The Globe contends there is a greater privacy interest in "vertical compilations" that "aggregate information about specific individuals," such as an individual's criminal record, than in "horizontal compilations" that "provide a limited amount of information about many people," such as a telephone book. We agree that a minimal amount of nonintrusive data does not become private merely because it relates to millions of people. But where requested records include a fair amount of personal information, it matters how many individuals the records implicate: the more people affected by disclosure, the greater the privacy concerns.
The requested indices here compile enough personal data for the number of people affected to influence the privacy analysis. The marriage index entries would likely include name, date of marriage, spouse, place where the license was filed, and certificate number. And at least some of the birth index entries would likely include name, date of birth, place of birth, gender, and parents' names.
So the court asked Green to look specifically at
(1) the extent to which multiple indices could be compared to reveal private information, (2) the availability from other sources of the information in the requested indices, (3) the risk from disclosure of identity theft or fraud, and (4) the extent to which disclosure could result in unwanted intrusions.
By intrusions, the court said it meant such things as marketing or sales pitches targeted at people based on criteria in the database, for example, people's ages - if not by the Globe then by somebody else who might request the same database.
At the same time, the court continued, the Globe, which said it wanted the records mainly to look at possible problems with state record keeping, could make a case where the public right to know outweighs the privacy concerns related to a particular database:
Information is the bread and butter of democracy, and the government is in a unique position to collect and aggregate information from which the public may benefit. As the request in this case demonstrates, reporters, scholars, and others seek to use this information to learn and teach. See Statement on World Press Freedom Day, 1 Pub. Papers of the Presidents 607 (2010) (then President Barack H. Obama recalling "the words of Thomas Jefferson: 'The basis of our governments being the opinion of the people, the very first object should be to keep that right; and were it left to me to decide whether we should have a government without newspapers or newspapers without a government, I should not hesitate a moment to prefer the latter'").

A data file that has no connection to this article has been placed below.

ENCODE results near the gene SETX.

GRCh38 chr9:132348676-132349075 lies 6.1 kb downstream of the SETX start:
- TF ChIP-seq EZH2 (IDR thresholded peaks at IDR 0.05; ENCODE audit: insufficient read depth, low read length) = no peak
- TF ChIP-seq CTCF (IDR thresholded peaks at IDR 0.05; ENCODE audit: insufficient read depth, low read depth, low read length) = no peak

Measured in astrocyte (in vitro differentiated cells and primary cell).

But with such power comes responsibility, the court said: The state can reject requests that show no specific public interest:
To ensure that the public-private balancing test reflects the various uses to which government information may be put, we conclude that where a requester articulates with specificity a public interest, even one unrelated to government operations, "that non-dispositive factor can add weight to whatever [public] interest exists on that side of the balancing test." PETA, 477 Mass. at 295. ...
[T]he judge should consider all the Globe's arguments for why disclosure would be in the public interest.
For instance, the Globe argues in its brief that disclosure "would assist in identifying individuals in news reports, ferreting out voter fraud, and studying birth and marriage trends." The judge also should make further findings with respect to the public interest argument already considered in the Superior Court, namely, the Globe's "contention that access [to the requested indices] would provide a check on whether the registry is properly recording births and marriages."